The effects

Regarding fears of unintended consequences of the city working to partially decriminalize marijuana, Green said many of those fears are not supported by data. She said even states that legalized recreational marijuana, such as Colorado, have not found that it has opened up a “Pandora’s box” of problems. She said, for instance, that Colorado has not seen an increase in use among youth.

A state report shows that youth rates of marijuana use have not changed in Colorado, which legalized marijuana in 2014, and adult use has increased only slightly. Overall marijuana crimes have not increased, though there is more organized crime associated with marijuana.

More specifically, the Colorado Division of Criminal Justice published a report on the impacts of marijuana legalization last year. Youth surveys show the percentage of kids ages 12 to 17 who reported using marijuana was about 9% in the 2015-2016 school year, the lowest it’s been since the 2007-2008 school year. Adult use of marijuana did increase from 2014 to 2017, from 13.4% to 15.5%.

The report indicates that although the quantity of cases filed for serious marijuana-related crimes has remained consistent with pre-legalization levels, organized crime cases have generally increased since 2008. Specifically, there were 31 organized crime case filings in 2012 and 119 in 2017.

Green notes that public opinion has shifted dramatically in recent years when it comes to marijuana. There are now 33 states that allow medical marijuana and 11 that have legalized recreational marijuana. Kansas is bordered on three sides by states that have legalized some form of marijuana.

Green said it seems the tide is also turning locally, and she’s found people are much more willing to consider changes now than when she first proposed the idea of a local ordinance.

“I will say that when I first brought the ordinance up, people were not as willing to discuss it as they are now,” Green said. “And now people say to me, ‘Oh, it’s about time,’ or ‘Oh, we need to legalize it.’ And even 10 years ago people were saying, ‘No, we can’t do that.'”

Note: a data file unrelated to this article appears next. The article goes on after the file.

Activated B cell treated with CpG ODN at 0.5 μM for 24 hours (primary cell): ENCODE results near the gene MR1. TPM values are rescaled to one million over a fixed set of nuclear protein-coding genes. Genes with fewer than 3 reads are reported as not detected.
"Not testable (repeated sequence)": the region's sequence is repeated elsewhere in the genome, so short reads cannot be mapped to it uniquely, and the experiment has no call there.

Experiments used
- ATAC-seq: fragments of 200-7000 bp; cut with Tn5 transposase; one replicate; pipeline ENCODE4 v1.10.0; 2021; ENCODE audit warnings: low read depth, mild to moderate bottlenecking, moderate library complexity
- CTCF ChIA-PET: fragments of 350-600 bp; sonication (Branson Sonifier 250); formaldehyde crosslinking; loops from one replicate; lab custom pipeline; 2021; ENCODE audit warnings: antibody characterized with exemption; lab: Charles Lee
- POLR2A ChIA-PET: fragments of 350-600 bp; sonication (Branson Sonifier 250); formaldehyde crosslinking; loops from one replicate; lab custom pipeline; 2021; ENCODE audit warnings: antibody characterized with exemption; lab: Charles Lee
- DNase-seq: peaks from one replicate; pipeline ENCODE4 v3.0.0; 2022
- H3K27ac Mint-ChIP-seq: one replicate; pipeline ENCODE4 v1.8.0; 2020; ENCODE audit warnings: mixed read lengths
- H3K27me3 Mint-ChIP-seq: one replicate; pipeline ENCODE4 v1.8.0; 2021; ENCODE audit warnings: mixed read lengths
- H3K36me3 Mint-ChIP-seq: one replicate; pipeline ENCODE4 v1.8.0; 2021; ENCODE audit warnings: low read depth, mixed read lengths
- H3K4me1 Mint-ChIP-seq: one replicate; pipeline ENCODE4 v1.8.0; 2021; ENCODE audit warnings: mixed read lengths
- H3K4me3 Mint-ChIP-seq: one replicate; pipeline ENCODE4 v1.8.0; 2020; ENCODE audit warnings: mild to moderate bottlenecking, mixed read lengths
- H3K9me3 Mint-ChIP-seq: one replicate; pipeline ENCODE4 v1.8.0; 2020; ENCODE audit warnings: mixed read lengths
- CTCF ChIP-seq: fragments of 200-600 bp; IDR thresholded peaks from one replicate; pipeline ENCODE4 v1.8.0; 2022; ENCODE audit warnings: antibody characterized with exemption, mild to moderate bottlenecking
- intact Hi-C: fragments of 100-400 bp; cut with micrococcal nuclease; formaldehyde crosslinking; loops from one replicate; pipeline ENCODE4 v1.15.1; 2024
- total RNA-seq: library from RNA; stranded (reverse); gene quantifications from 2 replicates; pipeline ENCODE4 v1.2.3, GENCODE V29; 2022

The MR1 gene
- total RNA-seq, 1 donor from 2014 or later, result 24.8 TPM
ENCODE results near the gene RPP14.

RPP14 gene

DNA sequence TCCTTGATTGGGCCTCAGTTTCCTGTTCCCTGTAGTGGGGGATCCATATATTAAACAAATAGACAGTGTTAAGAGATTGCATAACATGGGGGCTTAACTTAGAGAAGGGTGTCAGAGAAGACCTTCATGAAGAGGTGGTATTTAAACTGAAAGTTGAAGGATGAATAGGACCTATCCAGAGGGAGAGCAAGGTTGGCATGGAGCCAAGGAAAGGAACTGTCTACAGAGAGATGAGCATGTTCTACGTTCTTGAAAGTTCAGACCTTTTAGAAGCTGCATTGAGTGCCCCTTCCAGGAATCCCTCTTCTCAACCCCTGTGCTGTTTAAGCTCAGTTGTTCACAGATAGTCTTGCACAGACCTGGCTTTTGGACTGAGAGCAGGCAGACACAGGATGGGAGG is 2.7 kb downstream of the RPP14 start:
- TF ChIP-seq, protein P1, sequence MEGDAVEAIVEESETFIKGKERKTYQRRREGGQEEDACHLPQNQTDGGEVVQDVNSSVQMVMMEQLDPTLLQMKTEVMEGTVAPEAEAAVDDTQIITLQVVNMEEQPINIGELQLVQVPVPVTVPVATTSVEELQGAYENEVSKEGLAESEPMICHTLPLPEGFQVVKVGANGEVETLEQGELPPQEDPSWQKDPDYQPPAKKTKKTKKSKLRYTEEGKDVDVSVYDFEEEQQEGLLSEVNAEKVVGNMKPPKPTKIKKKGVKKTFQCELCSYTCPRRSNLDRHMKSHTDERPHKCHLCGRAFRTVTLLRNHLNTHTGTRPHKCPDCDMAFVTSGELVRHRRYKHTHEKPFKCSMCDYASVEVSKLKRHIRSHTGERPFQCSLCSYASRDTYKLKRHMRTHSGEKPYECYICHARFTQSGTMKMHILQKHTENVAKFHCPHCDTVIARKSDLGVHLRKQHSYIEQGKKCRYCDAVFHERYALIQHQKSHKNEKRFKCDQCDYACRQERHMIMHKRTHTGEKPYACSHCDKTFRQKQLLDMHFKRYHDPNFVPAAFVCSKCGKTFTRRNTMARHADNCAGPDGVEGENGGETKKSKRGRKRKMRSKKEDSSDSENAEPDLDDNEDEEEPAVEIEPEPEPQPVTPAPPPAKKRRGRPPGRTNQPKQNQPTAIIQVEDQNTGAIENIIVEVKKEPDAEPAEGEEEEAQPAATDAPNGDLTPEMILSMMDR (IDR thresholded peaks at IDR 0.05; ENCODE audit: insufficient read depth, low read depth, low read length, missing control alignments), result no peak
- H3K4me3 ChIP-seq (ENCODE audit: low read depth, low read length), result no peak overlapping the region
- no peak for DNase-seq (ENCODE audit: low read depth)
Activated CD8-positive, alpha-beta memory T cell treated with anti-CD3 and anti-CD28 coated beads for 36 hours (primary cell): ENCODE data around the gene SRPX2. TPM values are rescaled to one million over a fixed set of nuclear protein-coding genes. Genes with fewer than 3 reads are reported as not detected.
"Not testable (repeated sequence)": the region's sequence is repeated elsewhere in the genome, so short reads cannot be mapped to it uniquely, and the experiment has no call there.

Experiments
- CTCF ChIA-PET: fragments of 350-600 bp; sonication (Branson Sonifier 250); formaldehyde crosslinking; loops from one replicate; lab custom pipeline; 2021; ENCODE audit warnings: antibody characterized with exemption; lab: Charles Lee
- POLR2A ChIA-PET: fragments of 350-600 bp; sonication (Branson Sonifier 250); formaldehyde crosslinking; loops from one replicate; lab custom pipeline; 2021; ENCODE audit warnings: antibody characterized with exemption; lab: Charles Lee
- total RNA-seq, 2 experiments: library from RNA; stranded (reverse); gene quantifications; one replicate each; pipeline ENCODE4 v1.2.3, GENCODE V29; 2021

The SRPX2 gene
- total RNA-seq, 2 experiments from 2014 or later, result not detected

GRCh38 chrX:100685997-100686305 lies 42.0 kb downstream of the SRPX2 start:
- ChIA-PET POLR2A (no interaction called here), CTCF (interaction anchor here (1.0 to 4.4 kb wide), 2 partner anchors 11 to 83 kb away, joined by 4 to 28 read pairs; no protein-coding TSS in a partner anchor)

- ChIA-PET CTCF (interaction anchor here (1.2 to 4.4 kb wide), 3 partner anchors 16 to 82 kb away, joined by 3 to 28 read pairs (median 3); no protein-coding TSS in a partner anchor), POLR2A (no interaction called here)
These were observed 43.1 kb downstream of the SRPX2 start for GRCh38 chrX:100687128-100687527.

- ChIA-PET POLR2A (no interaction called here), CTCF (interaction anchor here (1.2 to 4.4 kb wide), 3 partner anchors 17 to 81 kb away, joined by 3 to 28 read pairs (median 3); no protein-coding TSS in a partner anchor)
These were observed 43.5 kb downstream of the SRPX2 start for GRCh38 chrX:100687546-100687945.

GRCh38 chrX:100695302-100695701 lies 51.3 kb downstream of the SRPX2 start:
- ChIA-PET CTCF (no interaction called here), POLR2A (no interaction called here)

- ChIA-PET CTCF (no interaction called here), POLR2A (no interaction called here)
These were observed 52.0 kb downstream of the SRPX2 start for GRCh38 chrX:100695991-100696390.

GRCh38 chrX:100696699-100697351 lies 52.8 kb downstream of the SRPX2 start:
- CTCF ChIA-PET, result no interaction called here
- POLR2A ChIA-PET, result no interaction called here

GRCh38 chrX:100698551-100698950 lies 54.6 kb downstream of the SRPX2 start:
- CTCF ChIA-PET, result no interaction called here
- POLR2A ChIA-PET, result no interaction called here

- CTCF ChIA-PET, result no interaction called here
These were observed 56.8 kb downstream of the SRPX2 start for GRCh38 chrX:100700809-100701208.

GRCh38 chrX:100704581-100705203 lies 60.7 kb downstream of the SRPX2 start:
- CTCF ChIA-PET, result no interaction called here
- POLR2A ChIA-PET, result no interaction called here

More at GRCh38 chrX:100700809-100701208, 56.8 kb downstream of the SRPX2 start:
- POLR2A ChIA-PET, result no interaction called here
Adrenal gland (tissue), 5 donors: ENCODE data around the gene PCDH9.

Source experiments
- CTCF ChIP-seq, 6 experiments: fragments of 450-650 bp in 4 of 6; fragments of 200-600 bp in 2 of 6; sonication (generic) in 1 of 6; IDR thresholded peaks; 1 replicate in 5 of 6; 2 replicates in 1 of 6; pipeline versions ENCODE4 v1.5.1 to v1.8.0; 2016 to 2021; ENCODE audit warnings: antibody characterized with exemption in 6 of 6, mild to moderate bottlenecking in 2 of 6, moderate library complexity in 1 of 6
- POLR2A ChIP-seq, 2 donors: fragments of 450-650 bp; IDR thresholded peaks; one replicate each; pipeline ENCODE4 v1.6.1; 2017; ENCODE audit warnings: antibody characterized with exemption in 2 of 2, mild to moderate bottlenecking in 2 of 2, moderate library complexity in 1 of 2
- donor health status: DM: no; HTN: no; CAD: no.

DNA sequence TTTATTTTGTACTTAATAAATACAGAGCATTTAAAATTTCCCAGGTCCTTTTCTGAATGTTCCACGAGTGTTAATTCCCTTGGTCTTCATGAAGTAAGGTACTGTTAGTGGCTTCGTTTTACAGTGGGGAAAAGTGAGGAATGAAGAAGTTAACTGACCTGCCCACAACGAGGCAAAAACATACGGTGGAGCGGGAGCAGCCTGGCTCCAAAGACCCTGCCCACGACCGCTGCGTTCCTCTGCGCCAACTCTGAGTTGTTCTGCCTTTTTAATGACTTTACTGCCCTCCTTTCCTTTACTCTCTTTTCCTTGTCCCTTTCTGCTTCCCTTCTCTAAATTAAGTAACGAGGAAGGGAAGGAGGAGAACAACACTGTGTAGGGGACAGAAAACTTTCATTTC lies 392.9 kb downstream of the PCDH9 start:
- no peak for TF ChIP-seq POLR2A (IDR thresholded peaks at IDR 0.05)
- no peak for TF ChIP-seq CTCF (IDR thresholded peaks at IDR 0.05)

The conversation about how marijuana possession is handled at the city level will likely continue. Green said she plans to request data from the first six months of the new ordinance in the coming weeks. She said she’d like to look at how many people are being charged with possession of marijuana now that the fine has been lowered and whether those people are also being charged with possession of drug paraphernalia, which still carries the heavier $200 fine.

Marijuana in Lawrence

First, states near Kansas started legalizing marijuana in various forms. Then, the city of Lawrence took its own step in March 2019 to greatly reduce the fine for simple marijuana possession. In October 2019, the Douglas County District Attorney’s office weighed in by saying it would stop prosecuting simple marijuana possession cases. It seems that the community is at an inflection point on the issue of marijuana. The Journal-World decided to devote a significant portion of its Sunday, Nov. 17, 2019, edition to articles exploring issues with this still illegal drug.

Foreseeing marijuana legalization in Kansas, DA concerned about effect on violent crime

Longtime marijuana policy reform advocate reflects on years of change

‘I haven’t heard a word’: Republican state lawmakers unaware of Lawrence’s action on marijuana ordinance

Experts explain the health effects of marijuana use

Town Talk: Lawrence’s marijuana experiment and the questions it creates


Welcome to the new LJWorld.com. Our old commenting system has been replaced with Facebook Comments. There is no longer a separate username and password login step. If you are already signed into Facebook within your browser, you will be able to comment. If you do not have a Facebook account and do not wish to create one, you will not be able to comment on stories.